In celebration of pride month, #IMPRI Gender Impact Studies Center (GISC), IMPRI Impact and Policy Research Institute, initiated An Online International Summer School Program | A Five-Day Immersive Online Certificate Training Course on Beyond Binaries: Understanding Sexual Identities and Queer Rights Issues in India.
Day two of this riveting programme was led by Rituparna Neog, the founder and director of Akam Foundation– a queer collective which aims at achieving a just and equal society where everyone has the right to read and gender rights for all on 20th June 2023.
The session was set about with welcoming remarks by Professor Vibhuti Patel, Visiting Professor at IMPRI and a former Professor at Tata Institute of Social Sciences (TISS), Mumbai.
The session began with a thank note to the team for organising and spreading awareness about the queer community and pride by Rituparna Neog. She initiated the session with her own experiences and battles of growing up in a small rural area in a district of Assam. She shared how queer movements began to gain traction among people in rural areas, particularly students, in 2014 when she herself was a student studying at the University of Guwahati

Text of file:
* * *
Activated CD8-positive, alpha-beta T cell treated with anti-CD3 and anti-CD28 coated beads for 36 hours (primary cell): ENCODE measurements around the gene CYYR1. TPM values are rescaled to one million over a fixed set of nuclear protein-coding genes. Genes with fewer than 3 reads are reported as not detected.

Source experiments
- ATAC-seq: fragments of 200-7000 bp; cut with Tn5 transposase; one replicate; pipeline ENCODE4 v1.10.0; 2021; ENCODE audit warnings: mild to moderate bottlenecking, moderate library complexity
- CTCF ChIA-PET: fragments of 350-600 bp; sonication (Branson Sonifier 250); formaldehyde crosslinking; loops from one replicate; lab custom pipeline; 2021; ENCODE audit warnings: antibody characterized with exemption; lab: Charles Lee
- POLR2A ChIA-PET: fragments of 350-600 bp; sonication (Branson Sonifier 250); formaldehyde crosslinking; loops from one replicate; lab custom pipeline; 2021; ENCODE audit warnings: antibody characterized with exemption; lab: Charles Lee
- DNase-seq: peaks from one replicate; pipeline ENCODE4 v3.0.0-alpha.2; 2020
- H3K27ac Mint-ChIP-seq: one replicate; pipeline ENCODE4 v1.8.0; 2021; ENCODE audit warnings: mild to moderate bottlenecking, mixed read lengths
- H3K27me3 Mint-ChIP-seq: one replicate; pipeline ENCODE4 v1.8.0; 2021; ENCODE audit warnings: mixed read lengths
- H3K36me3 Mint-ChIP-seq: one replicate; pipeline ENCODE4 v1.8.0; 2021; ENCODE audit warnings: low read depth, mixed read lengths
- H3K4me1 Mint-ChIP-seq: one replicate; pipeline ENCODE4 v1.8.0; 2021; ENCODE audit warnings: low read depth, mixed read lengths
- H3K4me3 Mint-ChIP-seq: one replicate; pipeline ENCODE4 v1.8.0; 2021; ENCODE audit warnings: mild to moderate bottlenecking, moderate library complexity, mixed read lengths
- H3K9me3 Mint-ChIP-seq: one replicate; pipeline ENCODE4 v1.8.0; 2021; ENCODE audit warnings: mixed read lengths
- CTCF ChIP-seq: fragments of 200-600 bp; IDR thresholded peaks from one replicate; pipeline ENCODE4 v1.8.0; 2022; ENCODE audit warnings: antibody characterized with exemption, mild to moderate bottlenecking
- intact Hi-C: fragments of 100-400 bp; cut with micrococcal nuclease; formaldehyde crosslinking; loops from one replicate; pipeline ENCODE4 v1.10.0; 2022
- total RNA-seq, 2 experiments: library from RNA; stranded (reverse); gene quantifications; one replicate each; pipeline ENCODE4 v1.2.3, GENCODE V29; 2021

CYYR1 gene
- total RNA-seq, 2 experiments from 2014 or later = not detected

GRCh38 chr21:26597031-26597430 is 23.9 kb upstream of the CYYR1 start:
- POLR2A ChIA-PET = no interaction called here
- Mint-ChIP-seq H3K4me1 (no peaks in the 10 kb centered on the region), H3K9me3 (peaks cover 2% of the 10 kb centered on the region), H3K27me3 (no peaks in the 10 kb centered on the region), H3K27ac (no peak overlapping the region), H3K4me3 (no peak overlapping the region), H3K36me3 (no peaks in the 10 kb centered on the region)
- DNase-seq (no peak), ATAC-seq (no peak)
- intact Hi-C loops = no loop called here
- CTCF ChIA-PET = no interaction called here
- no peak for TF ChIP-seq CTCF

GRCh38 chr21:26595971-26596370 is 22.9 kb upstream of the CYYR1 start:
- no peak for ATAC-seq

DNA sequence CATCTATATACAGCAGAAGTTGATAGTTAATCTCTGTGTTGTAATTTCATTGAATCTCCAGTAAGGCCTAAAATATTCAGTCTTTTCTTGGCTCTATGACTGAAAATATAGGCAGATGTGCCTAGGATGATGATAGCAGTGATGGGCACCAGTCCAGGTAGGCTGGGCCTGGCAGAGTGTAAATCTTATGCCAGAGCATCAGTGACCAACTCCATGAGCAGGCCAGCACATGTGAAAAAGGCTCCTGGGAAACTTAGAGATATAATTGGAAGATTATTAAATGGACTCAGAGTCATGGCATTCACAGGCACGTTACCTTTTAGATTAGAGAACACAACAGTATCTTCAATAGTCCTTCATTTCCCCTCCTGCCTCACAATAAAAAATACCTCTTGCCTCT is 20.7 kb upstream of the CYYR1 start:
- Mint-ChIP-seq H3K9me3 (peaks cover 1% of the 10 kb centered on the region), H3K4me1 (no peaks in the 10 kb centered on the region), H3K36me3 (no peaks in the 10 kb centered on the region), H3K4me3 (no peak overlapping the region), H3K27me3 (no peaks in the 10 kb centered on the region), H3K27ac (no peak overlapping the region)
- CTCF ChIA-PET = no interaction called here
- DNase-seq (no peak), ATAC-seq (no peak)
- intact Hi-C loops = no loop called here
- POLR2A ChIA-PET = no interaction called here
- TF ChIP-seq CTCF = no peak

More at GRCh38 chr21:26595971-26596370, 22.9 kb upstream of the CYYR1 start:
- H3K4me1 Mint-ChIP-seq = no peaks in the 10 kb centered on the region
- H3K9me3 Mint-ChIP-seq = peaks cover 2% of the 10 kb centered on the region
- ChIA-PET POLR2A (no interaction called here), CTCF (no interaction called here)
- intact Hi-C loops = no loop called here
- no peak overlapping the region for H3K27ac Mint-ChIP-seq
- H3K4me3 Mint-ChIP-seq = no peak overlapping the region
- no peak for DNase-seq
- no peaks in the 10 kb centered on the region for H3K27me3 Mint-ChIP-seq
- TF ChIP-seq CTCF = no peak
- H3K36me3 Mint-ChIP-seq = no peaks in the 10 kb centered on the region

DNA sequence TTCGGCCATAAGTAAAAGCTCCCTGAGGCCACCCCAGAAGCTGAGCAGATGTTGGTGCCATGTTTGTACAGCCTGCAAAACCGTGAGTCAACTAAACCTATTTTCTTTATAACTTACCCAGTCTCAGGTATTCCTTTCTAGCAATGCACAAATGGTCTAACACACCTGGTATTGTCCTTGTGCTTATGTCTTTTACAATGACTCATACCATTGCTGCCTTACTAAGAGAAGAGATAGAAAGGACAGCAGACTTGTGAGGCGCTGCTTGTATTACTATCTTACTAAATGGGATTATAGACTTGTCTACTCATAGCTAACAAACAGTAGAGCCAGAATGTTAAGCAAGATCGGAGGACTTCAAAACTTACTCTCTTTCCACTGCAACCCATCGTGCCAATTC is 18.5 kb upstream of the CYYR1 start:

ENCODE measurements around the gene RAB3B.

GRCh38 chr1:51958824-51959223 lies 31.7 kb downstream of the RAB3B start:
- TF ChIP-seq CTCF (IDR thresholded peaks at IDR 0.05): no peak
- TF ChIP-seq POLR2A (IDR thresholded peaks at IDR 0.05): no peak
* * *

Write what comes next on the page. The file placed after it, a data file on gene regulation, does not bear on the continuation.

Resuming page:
She expressed that queer communities and people exist in every community, district and economic stratum; however, it does not mean that the queer movement involves only these people. The major objective f the movement is to leave no one behind and collaborate with everyone in the community to create a collective sense of belonging.
Everyday Storytelling Activism
As the session continued forwards, she discussed the need and importance of spreading activism and movement to the rural and local communities and not just remaining barred to large towns and metropolitan cities. This emphasised the fact that people of the queer community exist everywhere, and there is an urgent need to create an inclusive space for all and for their stories to be heard and battles to be seen.
Rituparna Neog conveyed how the movement led by her and her team began mobilising in different rural communities of Assam and gradually began to flourish. What initially began as offline sessions where people had meaningful conversations, shared poetry, conducted singing sessions and built a sense of community slowly turned into an offline community which took steps to mobilise the movement more actively and create a safe space for the community.
The movement initially targeted local colleges and universities where they systematically and strategically chose the ‘chai-time’ in cafeterias to engage the local citizens and spread knowledge about the queer community and pride. The movement especially aimed to target the young population who were still searching and exploring their personalities and had a powerful and impacting influence within their society.
The movement focuses on building beautiful feminist friendships with both cis-gendered and queer communities. This has been mainly achieved through the alliance of female teachers and women cells who were more approachable, accepting and wilful to take greater initiatives.